Don't Try This at Home by Bette O'Callaghan
Loki's Dragon-Breath Chap Shop

Don't Try This at Home by Bette O'Callaghan

Regular price £12.50

Don't Try This at Home by Bette O'Callaghan (Loki's Dragon-Breath Chap Shop / 2020)

‘Please circle around as a brilliant, brutal flame, an elegant, fierce golden-throat breathes her spell over us once more then takes off into the night, making the streets her catwalk for the last time. Nous aimons Bette.’ {Denise Prince}

There is nobody quite like Bette O’Callaghan. I first met her when she was in her fifties: we shared the spoken word circuit in London for some years. I have such strong memories of a tall, skinny, chainsmoking poet and performer who always looked ridiculously stylish. She took no prisoners either in life or in her work: it’s an overused term, but she really is uncompromising. I remember one scene in nineties London: we were performing in the café at Borders bookshop on Oxford Street (memorably on the same bill as John Cooper Clarke). It was an official gig, but the café was also open to its normal quiet bookish-type customers. Bette was belting put a poem about how she hadn’t had sex for five years and a timid sales assistant came over to ask if she could possibly tone it down a bit, in terms of both content and noise level. The look of disdain she received in return would give Joan Crawford a run for her money, and then the performance carried on regardless.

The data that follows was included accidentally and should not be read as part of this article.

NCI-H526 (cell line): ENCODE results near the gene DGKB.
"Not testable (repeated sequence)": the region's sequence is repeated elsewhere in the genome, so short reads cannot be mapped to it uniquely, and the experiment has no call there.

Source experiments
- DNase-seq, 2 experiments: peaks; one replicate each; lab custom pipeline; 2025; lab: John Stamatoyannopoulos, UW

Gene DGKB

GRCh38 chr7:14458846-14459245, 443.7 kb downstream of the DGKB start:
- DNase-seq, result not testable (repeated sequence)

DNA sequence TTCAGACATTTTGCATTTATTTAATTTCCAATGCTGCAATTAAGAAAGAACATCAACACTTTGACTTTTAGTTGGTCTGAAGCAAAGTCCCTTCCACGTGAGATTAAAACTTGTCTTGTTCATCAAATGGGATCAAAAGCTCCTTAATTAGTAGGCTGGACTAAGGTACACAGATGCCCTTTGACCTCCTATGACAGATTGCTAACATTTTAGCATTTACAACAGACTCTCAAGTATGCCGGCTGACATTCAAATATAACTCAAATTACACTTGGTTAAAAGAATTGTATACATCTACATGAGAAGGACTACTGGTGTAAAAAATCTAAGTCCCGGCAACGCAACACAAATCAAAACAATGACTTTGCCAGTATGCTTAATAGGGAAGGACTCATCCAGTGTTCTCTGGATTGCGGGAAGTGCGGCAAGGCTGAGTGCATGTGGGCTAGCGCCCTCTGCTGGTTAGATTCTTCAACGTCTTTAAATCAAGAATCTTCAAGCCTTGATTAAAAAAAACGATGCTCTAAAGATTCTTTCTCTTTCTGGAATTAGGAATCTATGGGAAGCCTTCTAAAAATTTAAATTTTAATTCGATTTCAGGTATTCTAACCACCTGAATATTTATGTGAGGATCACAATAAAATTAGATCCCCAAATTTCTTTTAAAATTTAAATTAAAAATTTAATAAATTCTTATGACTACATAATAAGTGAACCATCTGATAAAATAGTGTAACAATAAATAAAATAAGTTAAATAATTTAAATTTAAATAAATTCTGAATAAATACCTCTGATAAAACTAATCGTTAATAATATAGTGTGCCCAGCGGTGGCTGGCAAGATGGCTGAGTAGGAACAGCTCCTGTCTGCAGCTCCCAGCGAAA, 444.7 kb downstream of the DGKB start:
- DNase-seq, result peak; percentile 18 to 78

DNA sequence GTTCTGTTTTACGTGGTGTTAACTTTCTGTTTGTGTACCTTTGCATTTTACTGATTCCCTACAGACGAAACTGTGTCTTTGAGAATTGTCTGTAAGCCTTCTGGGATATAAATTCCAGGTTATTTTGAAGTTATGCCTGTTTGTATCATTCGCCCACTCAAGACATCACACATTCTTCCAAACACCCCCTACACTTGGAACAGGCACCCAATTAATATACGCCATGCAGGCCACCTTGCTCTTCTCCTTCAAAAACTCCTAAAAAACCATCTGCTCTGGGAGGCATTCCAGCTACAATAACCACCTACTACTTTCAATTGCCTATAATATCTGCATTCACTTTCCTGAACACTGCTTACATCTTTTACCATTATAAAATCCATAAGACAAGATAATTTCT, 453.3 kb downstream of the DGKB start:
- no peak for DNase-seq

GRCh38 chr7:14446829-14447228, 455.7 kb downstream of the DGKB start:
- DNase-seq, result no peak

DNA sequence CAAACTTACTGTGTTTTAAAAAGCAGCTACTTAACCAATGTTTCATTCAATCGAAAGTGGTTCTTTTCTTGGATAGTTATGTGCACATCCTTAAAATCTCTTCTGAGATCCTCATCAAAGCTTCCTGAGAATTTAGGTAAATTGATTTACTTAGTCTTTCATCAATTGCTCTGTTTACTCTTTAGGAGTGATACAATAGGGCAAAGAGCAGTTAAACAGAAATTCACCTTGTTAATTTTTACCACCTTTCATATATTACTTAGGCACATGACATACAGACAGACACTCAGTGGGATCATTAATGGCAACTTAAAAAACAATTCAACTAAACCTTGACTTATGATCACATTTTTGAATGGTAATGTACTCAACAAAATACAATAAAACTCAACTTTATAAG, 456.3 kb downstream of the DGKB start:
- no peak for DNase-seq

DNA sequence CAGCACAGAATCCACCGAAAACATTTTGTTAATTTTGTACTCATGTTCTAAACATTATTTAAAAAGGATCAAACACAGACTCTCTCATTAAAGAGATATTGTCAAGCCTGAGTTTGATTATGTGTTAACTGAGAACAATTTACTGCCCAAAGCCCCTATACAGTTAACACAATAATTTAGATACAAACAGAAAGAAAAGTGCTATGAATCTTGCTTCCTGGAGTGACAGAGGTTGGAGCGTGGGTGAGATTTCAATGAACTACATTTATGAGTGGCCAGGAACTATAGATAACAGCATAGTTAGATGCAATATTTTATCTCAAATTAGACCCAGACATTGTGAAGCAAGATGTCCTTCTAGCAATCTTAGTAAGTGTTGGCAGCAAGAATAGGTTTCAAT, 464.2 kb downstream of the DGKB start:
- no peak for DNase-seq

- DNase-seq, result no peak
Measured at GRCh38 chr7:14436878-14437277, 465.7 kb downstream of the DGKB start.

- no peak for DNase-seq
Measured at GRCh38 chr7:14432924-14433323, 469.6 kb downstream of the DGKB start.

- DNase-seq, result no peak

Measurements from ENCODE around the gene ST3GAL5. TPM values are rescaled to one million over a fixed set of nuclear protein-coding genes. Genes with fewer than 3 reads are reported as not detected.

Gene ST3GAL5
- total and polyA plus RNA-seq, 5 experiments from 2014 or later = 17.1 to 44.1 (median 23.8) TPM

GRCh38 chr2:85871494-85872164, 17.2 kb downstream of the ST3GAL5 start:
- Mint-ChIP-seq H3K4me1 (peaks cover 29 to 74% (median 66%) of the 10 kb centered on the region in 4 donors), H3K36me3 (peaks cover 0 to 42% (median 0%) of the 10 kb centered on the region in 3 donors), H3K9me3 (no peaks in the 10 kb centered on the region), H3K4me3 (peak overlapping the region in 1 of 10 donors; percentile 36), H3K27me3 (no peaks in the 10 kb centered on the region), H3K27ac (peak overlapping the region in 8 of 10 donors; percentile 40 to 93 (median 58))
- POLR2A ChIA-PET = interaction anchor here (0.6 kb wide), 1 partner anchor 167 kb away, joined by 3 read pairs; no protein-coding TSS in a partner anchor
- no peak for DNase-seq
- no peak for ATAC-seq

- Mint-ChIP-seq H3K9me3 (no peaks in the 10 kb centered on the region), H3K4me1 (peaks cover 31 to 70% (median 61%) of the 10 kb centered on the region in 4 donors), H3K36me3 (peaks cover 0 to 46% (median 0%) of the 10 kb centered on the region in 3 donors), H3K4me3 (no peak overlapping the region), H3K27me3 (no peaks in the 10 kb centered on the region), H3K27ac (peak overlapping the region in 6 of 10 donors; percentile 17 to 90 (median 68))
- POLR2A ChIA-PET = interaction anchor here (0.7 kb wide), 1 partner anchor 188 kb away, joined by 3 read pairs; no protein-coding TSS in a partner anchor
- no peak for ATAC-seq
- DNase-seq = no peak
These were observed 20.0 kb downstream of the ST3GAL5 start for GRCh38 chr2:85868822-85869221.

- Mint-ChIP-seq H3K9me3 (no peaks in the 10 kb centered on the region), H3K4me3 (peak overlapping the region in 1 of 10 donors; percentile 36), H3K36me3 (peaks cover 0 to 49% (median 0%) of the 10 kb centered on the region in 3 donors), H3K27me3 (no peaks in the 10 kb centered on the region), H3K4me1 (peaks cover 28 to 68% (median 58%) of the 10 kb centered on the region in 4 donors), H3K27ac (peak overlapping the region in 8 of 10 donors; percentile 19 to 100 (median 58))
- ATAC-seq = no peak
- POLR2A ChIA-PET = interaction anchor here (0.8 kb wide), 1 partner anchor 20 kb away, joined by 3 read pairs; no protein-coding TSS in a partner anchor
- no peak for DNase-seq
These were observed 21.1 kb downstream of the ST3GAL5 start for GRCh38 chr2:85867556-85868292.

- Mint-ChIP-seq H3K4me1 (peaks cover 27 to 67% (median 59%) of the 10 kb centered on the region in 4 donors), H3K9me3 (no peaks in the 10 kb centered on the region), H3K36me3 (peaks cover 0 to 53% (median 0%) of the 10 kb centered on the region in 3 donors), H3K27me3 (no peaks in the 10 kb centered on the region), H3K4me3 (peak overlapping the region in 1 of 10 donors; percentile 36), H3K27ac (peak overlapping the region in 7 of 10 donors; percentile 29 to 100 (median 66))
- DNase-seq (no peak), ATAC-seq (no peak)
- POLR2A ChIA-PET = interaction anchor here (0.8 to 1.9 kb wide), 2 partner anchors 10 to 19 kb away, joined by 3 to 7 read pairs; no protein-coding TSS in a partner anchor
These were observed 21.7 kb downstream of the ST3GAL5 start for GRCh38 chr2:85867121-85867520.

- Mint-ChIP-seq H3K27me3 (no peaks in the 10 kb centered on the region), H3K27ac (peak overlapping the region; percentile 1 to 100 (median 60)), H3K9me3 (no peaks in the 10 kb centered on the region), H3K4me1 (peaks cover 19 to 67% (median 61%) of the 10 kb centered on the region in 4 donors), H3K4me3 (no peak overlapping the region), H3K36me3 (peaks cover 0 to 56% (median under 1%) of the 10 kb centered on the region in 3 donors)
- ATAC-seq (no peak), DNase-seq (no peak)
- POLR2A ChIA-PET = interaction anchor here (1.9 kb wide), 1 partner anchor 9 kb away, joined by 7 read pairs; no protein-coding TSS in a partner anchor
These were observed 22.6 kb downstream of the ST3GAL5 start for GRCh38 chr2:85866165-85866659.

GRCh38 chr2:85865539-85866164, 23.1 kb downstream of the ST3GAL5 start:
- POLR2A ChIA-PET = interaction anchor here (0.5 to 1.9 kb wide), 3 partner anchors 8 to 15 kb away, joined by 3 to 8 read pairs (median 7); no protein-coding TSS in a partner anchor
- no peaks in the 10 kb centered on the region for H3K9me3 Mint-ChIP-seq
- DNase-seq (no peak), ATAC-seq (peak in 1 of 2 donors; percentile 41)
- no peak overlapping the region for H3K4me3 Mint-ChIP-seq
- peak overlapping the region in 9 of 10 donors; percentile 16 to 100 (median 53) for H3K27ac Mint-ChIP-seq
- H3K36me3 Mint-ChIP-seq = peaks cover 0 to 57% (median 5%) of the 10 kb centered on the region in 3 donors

I love her.

Her poetry is beautiful, brutal and brilliant. If you’re looking for an easy comparison, think Bukowski or maybe Lenny Bruce… Or any hard-boiled noir author. But in truth, there is no comparison: think of another female author, now in her seventies, who writes about love (or often the lack of it), sex, boredom and impending death with such ferocity and truth. I’ll save you the trouble: there isn’t one. Add to this the fact that this author has lived a life, and spills it all over page after page for us to see, and then throw in some killer heels and the best outfits of all time and you have the whole package, right here.
Bette should be so much widely known than she is. Why she isn’t can be endlessly debated in terms of class, gender and so on, but let’s not go there. Just enjoy. {Review by Suzy Prince}

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